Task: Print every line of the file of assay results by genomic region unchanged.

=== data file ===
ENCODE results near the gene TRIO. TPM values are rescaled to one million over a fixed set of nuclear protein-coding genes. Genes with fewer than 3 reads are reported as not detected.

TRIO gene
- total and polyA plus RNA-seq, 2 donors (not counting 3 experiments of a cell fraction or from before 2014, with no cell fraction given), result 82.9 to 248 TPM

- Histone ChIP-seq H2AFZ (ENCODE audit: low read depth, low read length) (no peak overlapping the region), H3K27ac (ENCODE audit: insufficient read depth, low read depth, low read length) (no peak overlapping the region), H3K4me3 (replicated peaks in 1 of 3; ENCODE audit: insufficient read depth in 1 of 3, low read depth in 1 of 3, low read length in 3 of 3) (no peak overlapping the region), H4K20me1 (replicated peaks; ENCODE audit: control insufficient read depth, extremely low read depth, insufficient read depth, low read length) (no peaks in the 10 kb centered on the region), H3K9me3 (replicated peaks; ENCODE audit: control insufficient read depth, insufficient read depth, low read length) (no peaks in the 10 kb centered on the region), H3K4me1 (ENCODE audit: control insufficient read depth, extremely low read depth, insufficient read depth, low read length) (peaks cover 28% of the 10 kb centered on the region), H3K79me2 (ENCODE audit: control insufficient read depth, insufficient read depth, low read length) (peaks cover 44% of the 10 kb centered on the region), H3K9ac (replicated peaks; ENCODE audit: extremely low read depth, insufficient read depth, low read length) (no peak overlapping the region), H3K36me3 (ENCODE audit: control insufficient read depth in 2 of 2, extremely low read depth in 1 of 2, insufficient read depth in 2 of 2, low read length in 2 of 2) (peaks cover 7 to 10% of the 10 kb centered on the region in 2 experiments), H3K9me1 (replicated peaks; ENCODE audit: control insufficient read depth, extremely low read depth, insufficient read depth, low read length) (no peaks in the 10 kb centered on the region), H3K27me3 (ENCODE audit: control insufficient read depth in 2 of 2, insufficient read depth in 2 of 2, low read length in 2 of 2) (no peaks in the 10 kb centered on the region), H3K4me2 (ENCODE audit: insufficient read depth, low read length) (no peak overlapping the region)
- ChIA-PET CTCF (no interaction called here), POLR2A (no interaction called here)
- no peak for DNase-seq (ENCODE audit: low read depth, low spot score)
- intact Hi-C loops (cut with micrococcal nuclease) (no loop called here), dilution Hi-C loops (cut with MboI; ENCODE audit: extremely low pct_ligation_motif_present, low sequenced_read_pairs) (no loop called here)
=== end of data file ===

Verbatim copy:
ENCODE results near the gene TRIO. TPM values are rescaled to one million over a fixed set of nuclear protein-coding genes. Genes with fewer than 3 reads are reported as not detected.

TRIO gene
- total and polyA plus RNA-seq, 2 donors (not counting 3 experiments of a cell fraction or from before 2014, with no cell fraction given), result 82.9 to 248 TPM

- Histone ChIP-seq H2AFZ (ENCODE audit: low read depth, low read length) (no peak overlapping the region), H3K27ac (ENCODE audit: insufficient read depth, low read depth, low read length) (no peak overlapping the region), H3K4me3 (replicated peaks in 1 of 3; ENCODE audit: insufficient read depth in 1 of 3, low read depth in 1 of 3, low read length in 3 of 3) (no peak overlapping the region), H4K20me1 (replicated peaks; ENCODE audit: control insufficient read depth, extremely low read depth, insufficient read depth, low read length) (no peaks in the 10 kb centered on the region), H3K9me3 (replicated peaks; ENCODE audit: control insufficient read depth, insufficient read depth, low read length) (no peaks in the 10 kb centered on the region), H3K4me1 (ENCODE audit: control insufficient read depth, extremely low read depth, insufficient read depth, low read length) (peaks cover 28% of the 10 kb centered on the region), H3K79me2 (ENCODE audit: control insufficient read depth, insufficient read depth, low read length) (peaks cover 44% of the 10 kb centered on the region), H3K9ac (replicated peaks; ENCODE audit: extremely low read depth, insufficient read depth, low read length) (no peak overlapping the region), H3K36me3 (ENCODE audit: control insufficient read depth in 2 of 2, extremely low read depth in 1 of 2, insufficient read depth in 2 of 2, low read length in 2 of 2) (peaks cover 7 to 10% of the 10 kb centered on the region in 2 experiments), H3K9me1 (replicated peaks; ENCODE audit: control insufficient read depth, extremely low read depth, insufficient read depth, low read length) (no peaks in the 10 kb centered on the region), H3K27me3 (ENCODE audit: control insufficient read depth in 2 of 2, insufficient read depth in 2 of 2, low read length in 2 of 2) (no peaks in the 10 kb centered on the region), H3K4me2 (ENCODE audit: insufficient read depth, low read length) (no peak overlapping the region)
- ChIA-PET CTCF (no interaction called here), POLR2A (no interaction called here)
- no peak for DNase-seq (ENCODE audit: low read depth, low spot score)
- intact Hi-C loops (cut with micrococcal nuclease) (no loop called here), dilution Hi-C loops (cut with MboI; ENCODE audit: extremely low pct_ligation_motif_present, low sequenced_read_pairs) (no loop called here)